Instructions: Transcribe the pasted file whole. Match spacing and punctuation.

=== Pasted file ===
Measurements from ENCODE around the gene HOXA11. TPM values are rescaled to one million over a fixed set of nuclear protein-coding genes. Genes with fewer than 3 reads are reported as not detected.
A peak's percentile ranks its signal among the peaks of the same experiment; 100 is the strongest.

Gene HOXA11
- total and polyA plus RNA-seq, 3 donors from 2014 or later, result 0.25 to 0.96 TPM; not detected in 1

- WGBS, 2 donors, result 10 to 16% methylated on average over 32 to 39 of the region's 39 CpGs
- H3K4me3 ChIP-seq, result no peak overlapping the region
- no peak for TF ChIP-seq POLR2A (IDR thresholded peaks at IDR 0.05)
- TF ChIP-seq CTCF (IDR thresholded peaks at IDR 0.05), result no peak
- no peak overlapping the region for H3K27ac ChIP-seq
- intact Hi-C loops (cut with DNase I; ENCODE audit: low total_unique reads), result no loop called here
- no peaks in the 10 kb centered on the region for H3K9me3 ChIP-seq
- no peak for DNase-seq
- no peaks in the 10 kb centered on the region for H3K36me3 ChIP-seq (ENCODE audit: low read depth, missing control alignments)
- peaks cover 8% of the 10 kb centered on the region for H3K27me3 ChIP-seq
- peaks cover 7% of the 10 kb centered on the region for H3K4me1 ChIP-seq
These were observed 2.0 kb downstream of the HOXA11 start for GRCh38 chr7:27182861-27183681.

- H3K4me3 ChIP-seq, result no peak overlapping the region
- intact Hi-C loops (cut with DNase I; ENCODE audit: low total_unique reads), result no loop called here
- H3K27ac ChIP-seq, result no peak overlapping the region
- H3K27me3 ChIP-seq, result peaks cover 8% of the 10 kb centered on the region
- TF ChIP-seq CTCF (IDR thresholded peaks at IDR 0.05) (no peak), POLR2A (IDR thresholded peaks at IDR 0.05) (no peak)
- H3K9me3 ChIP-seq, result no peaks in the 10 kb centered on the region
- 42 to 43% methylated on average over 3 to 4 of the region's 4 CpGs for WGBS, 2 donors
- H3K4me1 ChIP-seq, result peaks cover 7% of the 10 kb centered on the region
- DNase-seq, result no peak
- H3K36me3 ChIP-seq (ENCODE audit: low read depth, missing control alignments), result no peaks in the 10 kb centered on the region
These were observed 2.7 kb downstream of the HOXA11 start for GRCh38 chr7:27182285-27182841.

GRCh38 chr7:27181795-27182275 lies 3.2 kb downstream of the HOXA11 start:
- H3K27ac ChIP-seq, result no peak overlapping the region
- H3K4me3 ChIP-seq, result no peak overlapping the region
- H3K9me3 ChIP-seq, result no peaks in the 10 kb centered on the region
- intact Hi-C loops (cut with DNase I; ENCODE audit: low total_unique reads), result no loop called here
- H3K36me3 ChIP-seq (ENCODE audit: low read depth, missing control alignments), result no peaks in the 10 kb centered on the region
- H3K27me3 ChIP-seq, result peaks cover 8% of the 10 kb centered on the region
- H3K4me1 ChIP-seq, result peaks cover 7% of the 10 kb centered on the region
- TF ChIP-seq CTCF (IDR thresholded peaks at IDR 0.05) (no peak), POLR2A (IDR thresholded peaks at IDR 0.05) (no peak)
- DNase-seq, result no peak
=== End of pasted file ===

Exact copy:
Measurements from ENCODE around the gene HOXA11. TPM values are rescaled to one million over a fixed set of nuclear protein-coding genes. Genes with fewer than 3 reads are reported as not detected.
A peak's percentile ranks its signal among the peaks of the same experiment; 100 is the strongest.

Gene HOXA11
- total and polyA plus RNA-seq, 3 donors from 2014 or later, result 0.25 to 0.96 TPM; not detected in 1

- WGBS, 2 donors, result 10 to 16% methylated on average over 32 to 39 of the region's 39 CpGs
- H3K4me3 ChIP-seq, result no peak overlapping the region
- no peak for TF ChIP-seq POLR2A (IDR thresholded peaks at IDR 0.05)
- TF ChIP-seq CTCF (IDR thresholded peaks at IDR 0.05), result no peak
- no peak overlapping the region for H3K27ac ChIP-seq
- intact Hi-C loops (cut with DNase I; ENCODE audit: low total_unique reads), result no loop called here
- no peaks in the 10 kb centered on the region for H3K9me3 ChIP-seq
- no peak for DNase-seq
- no peaks in the 10 kb centered on the region for H3K36me3 ChIP-seq (ENCODE audit: low read depth, missing control alignments)
- peaks cover 8% of the 10 kb centered on the region for H3K27me3 ChIP-seq
- peaks cover 7% of the 10 kb centered on the region for H3K4me1 ChIP-seq
These were observed 2.0 kb downstream of the HOXA11 start for GRCh38 chr7:27182861-27183681.

- H3K4me3 ChIP-seq, result no peak overlapping the region
- intact Hi-C loops (cut with DNase I; ENCODE audit: low total_unique reads), result no loop called here
- H3K27ac ChIP-seq, result no peak overlapping the region
- H3K27me3 ChIP-seq, result peaks cover 8% of the 10 kb centered on the region
- TF ChIP-seq CTCF (IDR thresholded peaks at IDR 0.05) (no peak), POLR2A (IDR thresholded peaks at IDR 0.05) (no peak)
- H3K9me3 ChIP-seq, result no peaks in the 10 kb centered on the region
- 42 to 43% methylated on average over 3 to 4 of the region's 4 CpGs for WGBS, 2 donors
- H3K4me1 ChIP-seq, result peaks cover 7% of the 10 kb centered on the region
- DNase-seq, result no peak
- H3K36me3 ChIP-seq (ENCODE audit: low read depth, missing control alignments), result no peaks in the 10 kb centered on the region
These were observed 2.7 kb downstream of the HOXA11 start for GRCh38 chr7:27182285-27182841.

GRCh38 chr7:27181795-27182275 lies 3.2 kb downstream of the HOXA11 start:
- H3K27ac ChIP-seq, result no peak overlapping the region
- H3K4me3 ChIP-seq, result no peak overlapping the region
- H3K9me3 ChIP-seq, result no peaks in the 10 kb centered on the region
- intact Hi-C loops (cut with DNase I; ENCODE audit: low total_unique reads), result no loop called here
- H3K36me3 ChIP-seq (ENCODE audit: low read depth, missing control alignments), result no peaks in the 10 kb centered on the region
- H3K27me3 ChIP-seq, result peaks cover 8% of the 10 kb centered on the region
- H3K4me1 ChIP-seq, result peaks cover 7% of the 10 kb centered on the region
- TF ChIP-seq CTCF (IDR thresholded peaks at IDR 0.05) (no peak), POLR2A (IDR thresholded peaks at IDR 0.05) (no peak)
- DNase-seq, result no peak